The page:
Some conservative economists say the package spends far more than is necessary to fill what economists call the “output gap,” which is essentially the value of lost performance in the economy because of the recession. They are beginning to warn that pouring too much fuel on the economy risks runaway inflation — the same argument that many made in 2009 and that proved to be wrong.

“A package this size is inadvisable,” said Michael Strain, an economist at the conservative American Enterprise Institute. “It would fill the output gap several times over.”

Some on the left say the plan still does not go far enough. Mark Paul, an economist at the New College of Florida, who estimated last month that the economy needed as much as $4 trillion to fully recover, said that Biden risked Congress refusing to pass more aid if it was needed in the fall.

Biden’s aides say they proposed a package intended to meet the needs of this crisis, having learned from the struggles of the early vaccine rollout and the failure of policymakers to fully bridge people and businesses through months of dampened economic activity as the pandemic raged. They were encouraged to spend as much as they proposed, in part, by the low interest rates and historically anemic inflation that have persisted for more than a decade, which have brought about a change in many economists’ thinking about the advisability of big deficits.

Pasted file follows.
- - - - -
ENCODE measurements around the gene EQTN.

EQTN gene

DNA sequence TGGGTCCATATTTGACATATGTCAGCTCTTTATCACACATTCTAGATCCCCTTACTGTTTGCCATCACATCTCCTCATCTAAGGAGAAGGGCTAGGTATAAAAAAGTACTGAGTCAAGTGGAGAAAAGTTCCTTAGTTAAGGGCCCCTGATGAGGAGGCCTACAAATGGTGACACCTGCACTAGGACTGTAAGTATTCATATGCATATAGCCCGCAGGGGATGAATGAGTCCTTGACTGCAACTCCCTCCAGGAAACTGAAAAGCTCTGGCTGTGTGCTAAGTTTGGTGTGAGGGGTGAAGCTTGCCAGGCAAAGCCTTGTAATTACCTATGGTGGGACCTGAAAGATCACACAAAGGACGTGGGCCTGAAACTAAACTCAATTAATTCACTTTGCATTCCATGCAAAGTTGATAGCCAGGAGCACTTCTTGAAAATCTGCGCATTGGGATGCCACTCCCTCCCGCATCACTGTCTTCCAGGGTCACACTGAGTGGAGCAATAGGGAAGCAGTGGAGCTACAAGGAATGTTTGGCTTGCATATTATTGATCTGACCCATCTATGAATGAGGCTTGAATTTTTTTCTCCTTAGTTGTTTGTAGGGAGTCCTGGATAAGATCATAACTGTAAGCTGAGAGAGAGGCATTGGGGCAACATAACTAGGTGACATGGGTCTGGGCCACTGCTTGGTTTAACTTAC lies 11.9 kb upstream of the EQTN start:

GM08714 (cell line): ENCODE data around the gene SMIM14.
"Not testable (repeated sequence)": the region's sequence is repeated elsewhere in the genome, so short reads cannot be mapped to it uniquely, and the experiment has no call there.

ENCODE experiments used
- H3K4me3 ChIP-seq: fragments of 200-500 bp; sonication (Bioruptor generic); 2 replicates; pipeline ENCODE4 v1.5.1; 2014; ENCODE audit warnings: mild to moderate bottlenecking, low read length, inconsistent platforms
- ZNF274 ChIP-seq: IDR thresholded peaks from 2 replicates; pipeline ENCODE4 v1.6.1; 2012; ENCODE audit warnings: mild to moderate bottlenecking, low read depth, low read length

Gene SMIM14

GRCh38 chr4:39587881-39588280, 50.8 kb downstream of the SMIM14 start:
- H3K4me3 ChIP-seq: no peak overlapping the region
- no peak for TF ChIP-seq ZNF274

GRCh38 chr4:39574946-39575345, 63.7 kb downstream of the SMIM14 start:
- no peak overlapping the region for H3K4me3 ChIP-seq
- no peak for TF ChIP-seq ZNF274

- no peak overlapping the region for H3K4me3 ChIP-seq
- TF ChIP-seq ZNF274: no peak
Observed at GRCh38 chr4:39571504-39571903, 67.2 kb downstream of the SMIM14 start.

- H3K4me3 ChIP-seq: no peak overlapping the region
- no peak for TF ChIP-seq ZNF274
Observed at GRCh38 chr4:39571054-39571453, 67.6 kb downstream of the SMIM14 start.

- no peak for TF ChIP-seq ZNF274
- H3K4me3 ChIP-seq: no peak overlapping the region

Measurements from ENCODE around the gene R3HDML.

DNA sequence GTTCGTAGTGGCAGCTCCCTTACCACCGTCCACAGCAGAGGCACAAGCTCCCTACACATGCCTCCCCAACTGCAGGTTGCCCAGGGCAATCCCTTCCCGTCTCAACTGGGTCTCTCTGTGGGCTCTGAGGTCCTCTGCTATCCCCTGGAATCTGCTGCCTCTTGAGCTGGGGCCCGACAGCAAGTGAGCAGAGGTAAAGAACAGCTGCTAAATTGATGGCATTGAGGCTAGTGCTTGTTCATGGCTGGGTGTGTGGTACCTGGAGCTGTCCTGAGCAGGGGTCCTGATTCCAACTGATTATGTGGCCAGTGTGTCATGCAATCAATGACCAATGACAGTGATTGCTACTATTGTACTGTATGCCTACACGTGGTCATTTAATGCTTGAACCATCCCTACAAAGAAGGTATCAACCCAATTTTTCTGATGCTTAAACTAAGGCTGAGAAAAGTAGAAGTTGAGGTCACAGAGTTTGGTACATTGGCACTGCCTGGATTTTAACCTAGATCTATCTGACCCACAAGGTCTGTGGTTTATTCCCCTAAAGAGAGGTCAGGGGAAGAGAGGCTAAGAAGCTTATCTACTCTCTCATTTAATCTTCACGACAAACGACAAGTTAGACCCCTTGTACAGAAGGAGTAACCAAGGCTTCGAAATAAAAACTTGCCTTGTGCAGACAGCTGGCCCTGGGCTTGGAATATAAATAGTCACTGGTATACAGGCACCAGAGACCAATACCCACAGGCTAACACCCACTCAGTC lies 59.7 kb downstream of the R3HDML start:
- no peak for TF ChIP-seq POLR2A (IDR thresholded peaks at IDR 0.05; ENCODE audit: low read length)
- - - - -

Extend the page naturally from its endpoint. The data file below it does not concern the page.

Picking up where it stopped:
The proposal earned praise Friday from a Federal Reserve official who has urged lawmakers to spend more to help the economy escape the crisis. “It is a big package, but I think it’s appropriate,” Eric Rosengren, the president of the Federal Reserve Bank of Boston, said in an interview on CNBC. “The economy is in a lull right now.”

Many lawmakers have changed their tune on deficits, too. Republicans downplayed deficit concerns while passing President Donald Trump’s signature tax cut package in 2017, and Trump signed trillions of dollars in economic aid packages into law last year, all of which were financed with borrowed money.

In 2009, after a campaign in which Obama had decried rising deficits under President George W. Bush, the Obama team limited its stimulus plans to less than $1 trillion, in part because they feared many Democrats would not go for more. Biden may yet have to scale back his ambitions to unify Democrats in the House and Senate, but even the most conservative members of his party are far more deficit-tolerant today than a decade ago.

“Whatever the combination is of lessons learned, new consensus on fiscal policy or the breadth of the pandemic, there is no question that the need to go big when you can is ingrained in nearly everyone on Team Biden and Democrats broadly right now,” said Gene Sperling, a former National Economic Council director for Obama who advised Biden in the campaign.

© 2021 The New York Times Company